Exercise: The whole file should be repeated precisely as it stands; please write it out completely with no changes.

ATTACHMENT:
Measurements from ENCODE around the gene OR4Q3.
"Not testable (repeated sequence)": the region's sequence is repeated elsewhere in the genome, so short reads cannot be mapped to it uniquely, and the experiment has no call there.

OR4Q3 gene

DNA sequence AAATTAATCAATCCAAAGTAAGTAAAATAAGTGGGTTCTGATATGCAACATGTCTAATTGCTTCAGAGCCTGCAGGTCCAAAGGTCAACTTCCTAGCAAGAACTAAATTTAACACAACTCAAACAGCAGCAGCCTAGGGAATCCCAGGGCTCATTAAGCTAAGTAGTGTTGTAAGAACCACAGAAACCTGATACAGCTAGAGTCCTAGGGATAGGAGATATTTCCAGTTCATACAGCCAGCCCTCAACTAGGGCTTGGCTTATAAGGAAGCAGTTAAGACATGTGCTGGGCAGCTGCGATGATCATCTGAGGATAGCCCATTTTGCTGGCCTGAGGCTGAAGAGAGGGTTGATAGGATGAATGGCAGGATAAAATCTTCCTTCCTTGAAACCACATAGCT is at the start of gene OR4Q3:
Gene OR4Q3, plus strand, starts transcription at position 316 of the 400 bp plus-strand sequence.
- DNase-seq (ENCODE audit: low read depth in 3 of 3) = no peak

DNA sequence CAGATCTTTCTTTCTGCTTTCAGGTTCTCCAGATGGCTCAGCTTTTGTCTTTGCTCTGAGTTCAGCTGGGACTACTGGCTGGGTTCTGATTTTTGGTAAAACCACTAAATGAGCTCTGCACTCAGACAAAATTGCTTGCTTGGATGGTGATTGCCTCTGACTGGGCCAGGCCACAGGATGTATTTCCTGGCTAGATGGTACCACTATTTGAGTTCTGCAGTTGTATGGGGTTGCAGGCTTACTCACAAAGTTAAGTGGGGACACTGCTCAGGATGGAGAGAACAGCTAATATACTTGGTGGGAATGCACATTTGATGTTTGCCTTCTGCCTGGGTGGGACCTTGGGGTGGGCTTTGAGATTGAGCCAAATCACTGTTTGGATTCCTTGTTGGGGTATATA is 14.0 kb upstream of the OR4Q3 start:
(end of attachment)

Measurements from ENCODE around the gene OR4Q3.
"Not testable (repeated sequence)": the region's sequence is repeated elsewhere in the genome, so short reads cannot be mapped to it uniquely, and the experiment has no call there.

OR4Q3 gene

DNA sequence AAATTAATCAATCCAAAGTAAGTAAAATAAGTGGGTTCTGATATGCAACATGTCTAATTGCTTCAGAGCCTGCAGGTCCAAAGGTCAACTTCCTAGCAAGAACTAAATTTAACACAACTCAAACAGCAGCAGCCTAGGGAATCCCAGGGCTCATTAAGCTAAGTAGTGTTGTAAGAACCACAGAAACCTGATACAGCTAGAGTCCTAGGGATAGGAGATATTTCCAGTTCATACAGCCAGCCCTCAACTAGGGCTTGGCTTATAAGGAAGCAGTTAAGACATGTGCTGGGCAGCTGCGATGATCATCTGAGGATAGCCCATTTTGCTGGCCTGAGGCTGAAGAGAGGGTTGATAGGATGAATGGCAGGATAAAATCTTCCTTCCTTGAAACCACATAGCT is at the start of gene OR4Q3:
Gene OR4Q3, plus strand, starts transcription at position 316 of the 400 bp plus-strand sequence.
- DNase-seq (ENCODE audit: low read depth in 3 of 3) = no peak

DNA sequence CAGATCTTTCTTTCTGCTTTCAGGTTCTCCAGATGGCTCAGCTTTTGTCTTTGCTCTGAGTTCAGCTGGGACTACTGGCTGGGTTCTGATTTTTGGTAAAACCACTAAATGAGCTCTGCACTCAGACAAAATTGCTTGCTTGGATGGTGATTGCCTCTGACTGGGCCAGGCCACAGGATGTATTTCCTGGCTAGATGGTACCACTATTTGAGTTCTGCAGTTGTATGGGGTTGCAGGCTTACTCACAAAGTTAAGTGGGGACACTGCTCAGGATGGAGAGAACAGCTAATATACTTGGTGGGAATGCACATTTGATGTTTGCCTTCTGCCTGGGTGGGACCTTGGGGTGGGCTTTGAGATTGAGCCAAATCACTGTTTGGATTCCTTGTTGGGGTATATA is 14.0 kb upstream of the OR4Q3 start: